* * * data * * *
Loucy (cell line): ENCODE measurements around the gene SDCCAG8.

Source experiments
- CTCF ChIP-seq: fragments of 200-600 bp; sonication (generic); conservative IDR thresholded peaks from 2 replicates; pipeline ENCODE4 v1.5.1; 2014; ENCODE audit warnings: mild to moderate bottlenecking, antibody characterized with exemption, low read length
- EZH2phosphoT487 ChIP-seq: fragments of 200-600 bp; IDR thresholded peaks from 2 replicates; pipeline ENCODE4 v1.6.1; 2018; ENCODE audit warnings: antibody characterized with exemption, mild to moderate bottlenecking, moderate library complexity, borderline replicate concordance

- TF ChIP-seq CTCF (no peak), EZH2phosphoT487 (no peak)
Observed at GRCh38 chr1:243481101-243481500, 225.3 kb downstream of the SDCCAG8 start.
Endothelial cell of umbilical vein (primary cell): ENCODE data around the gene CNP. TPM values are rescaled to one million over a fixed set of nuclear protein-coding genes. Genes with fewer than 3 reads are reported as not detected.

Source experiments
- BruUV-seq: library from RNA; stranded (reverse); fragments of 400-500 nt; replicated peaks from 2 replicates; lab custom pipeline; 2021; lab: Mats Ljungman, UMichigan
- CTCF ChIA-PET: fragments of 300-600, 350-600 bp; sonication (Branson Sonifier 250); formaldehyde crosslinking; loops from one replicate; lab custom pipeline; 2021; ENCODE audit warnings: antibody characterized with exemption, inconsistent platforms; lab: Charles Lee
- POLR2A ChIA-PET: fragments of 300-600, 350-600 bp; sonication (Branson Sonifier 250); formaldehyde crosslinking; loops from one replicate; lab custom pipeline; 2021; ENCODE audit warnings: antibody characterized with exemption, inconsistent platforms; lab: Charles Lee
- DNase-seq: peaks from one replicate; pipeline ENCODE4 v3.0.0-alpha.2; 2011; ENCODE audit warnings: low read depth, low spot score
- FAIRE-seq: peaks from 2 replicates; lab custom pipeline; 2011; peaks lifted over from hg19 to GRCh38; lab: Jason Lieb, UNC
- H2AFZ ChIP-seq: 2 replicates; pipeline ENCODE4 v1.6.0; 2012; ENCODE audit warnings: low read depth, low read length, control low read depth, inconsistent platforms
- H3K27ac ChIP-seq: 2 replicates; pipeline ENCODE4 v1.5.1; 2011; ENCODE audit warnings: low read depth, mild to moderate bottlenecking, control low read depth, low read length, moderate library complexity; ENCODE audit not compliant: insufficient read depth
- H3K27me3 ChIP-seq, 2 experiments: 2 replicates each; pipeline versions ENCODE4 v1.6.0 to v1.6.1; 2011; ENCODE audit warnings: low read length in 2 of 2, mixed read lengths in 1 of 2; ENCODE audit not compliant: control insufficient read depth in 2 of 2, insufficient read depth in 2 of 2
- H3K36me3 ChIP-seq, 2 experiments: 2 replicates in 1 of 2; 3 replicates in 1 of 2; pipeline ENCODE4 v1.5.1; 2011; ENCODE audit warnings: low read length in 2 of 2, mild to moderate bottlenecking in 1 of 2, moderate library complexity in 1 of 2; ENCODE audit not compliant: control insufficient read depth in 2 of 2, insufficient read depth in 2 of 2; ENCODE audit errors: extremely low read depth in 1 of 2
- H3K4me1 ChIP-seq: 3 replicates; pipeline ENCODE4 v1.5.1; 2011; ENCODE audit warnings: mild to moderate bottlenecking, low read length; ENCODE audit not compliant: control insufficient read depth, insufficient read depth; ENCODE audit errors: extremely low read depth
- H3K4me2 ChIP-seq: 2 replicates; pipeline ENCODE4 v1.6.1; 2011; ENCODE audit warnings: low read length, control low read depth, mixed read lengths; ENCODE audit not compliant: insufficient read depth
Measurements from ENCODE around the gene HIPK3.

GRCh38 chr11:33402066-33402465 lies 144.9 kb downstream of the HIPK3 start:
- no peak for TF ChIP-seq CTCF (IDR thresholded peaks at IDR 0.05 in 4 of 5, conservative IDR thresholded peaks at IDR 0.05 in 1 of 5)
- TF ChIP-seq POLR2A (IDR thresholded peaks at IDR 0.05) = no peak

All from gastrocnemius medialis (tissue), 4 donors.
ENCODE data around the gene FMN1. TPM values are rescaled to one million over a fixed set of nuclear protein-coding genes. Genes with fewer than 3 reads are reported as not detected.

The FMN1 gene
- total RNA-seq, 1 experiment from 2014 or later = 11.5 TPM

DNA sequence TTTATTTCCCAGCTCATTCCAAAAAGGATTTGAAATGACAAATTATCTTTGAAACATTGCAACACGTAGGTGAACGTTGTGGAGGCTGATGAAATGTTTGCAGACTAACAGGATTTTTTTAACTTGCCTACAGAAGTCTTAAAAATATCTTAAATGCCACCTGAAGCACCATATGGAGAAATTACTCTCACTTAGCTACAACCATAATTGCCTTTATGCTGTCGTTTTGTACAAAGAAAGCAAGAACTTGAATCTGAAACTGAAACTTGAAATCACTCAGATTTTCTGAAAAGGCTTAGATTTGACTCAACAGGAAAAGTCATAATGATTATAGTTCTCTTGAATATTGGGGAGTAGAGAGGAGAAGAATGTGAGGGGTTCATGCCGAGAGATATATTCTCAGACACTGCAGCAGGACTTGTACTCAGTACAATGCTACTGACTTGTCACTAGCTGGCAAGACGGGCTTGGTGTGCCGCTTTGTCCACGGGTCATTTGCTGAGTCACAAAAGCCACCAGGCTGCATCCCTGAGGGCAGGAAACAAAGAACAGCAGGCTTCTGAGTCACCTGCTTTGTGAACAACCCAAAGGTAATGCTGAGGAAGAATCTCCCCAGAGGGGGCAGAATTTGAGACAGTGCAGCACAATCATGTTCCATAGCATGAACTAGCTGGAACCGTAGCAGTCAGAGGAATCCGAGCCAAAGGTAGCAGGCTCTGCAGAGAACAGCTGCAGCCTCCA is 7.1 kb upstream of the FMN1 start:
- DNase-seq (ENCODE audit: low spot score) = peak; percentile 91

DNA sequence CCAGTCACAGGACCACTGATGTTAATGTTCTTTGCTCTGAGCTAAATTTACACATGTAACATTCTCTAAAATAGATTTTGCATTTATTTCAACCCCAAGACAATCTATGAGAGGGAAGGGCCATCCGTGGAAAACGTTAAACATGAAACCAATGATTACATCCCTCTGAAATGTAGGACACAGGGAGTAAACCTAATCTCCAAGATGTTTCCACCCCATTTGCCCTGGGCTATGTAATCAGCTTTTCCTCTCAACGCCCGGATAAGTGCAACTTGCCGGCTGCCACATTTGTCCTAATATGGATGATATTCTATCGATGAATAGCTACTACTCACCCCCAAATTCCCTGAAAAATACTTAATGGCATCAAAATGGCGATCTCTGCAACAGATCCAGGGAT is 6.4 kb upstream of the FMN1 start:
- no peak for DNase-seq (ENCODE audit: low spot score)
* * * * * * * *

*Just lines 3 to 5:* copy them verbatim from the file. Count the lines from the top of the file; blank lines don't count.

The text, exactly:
- CTCF ChIP-seq: fragments of 200-600 bp; sonication (generic); conservative IDR thresholded peaks from 2 replicates; pipeline ENCODE4 v1.5.1; 2014; ENCODE audit warnings: mild to moderate bottlenecking, antibody characterized with exemption, low read length
- EZH2phosphoT487 ChIP-seq: fragments of 200-600 bp; IDR thresholded peaks from 2 replicates; pipeline ENCODE4 v1.6.1; 2018; ENCODE audit warnings: antibody characterized with exemption, mild to moderate bottlenecking, moderate library complexity, borderline replicate concordance

- TF ChIP-seq CTCF (no peak), EZH2phosphoT487 (no peak)